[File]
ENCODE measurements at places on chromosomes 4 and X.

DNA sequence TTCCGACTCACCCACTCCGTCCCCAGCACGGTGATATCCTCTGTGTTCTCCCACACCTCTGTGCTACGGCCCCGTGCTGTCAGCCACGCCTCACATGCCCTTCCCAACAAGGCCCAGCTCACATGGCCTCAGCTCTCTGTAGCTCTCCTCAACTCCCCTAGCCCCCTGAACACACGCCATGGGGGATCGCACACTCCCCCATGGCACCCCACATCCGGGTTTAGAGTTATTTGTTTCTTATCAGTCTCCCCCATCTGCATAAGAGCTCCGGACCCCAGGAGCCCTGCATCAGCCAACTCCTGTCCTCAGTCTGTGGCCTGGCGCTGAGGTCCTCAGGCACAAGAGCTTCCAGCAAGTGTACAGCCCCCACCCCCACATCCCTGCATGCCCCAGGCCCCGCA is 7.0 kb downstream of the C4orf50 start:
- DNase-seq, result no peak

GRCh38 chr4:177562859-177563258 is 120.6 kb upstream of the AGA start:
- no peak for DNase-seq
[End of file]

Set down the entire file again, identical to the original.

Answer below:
ENCODE measurements at places on chromosomes 4 and X.

DNA sequence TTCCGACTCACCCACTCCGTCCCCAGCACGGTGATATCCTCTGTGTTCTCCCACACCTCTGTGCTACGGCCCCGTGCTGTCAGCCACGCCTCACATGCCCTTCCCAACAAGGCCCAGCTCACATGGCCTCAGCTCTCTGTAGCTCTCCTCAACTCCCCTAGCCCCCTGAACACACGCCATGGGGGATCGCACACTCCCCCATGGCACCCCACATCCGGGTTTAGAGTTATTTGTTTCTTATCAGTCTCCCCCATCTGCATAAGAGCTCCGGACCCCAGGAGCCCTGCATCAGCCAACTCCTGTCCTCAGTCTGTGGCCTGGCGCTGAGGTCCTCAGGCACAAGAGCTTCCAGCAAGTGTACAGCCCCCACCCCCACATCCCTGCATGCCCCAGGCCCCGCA is 7.0 kb downstream of the C4orf50 start:
- DNase-seq, result no peak

GRCh38 chr4:177562859-177563258 is 120.6 kb upstream of the AGA start:
- no peak for DNase-seq